Synthesis and Characterization of Superabsorbent Polymer Hydrogels Used as Internal Curing Agents: Impact of Particle Shape on Mortar Compressive Strength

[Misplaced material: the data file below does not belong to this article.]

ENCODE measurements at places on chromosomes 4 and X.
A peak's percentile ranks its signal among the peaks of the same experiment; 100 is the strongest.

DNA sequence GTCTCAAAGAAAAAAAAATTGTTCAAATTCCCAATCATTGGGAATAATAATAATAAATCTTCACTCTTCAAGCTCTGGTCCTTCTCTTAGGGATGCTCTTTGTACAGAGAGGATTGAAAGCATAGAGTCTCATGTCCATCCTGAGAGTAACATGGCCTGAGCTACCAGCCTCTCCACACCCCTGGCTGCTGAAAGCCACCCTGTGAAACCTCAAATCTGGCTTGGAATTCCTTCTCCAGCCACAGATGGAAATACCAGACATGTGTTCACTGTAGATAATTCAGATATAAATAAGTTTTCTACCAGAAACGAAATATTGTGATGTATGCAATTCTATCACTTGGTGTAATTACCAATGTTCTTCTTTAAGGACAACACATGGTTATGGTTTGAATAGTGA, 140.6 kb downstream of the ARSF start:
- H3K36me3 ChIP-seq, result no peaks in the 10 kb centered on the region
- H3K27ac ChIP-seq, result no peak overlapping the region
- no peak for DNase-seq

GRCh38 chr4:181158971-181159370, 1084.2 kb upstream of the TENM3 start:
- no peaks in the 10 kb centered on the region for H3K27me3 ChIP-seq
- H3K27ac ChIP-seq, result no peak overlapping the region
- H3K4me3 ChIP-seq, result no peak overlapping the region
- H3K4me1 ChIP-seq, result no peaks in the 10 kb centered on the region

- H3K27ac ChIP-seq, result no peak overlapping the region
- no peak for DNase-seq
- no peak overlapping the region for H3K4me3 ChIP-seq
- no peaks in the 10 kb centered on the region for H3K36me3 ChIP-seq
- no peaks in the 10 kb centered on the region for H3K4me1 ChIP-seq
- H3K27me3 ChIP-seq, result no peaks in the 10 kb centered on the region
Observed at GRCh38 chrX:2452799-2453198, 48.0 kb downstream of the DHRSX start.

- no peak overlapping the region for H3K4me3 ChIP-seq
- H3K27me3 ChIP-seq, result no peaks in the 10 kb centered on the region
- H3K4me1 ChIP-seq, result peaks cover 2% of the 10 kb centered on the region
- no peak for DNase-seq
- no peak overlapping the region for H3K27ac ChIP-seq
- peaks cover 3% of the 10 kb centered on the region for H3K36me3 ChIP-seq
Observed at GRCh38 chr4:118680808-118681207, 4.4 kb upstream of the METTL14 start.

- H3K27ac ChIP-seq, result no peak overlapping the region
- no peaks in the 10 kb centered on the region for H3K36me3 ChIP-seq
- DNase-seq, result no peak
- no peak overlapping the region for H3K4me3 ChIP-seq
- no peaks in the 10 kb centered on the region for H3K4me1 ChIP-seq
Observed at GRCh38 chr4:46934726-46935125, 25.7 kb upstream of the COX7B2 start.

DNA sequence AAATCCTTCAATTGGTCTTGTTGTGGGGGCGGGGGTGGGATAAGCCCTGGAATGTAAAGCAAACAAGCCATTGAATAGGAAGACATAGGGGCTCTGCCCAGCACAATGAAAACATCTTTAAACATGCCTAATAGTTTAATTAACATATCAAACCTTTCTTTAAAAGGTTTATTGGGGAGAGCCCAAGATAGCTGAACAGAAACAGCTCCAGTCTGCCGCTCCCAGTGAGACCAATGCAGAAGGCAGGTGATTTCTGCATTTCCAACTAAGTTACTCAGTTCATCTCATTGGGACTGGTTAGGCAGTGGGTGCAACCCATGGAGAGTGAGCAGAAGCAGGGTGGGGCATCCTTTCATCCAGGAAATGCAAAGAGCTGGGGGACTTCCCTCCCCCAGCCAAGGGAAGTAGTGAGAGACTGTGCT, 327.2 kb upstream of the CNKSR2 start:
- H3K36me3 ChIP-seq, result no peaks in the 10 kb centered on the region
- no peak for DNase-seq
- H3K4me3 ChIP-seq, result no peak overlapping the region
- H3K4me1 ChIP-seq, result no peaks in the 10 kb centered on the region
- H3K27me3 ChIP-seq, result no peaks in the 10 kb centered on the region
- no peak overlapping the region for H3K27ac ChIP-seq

Superabsorbent polymer hydrogels have proven to be effective internal curing agents for high-performance concrete because of their ability to absorb and release large amounts of water during hydration and thus mitigate autogenous shrinkage. In this study, the impact of hydrogel particle shape on the microstructure and compressive strength of internally cured mortar was experimentally determined. Inverse suspension polymerization was used to synthesize spherical poly(sodium-acrylate acrylamide) hydrogel particles, while solution polymerization was used to create similarly sized angular particles with identical chemical composition. The hydrogels were characterized with swelling tests in water and cement pore solution. Particle shape did not impact the swelling behavior, and micrographs confirmed that the particles maintained their shape during mixing and placement. Despite the introduction of spherical- and angular-shaped voids from the swollen hydrogel particles, there were no significant differences observed between the compressive strengths of the control mortar and the mortars containing either the spherical or angular hydrogel particles.
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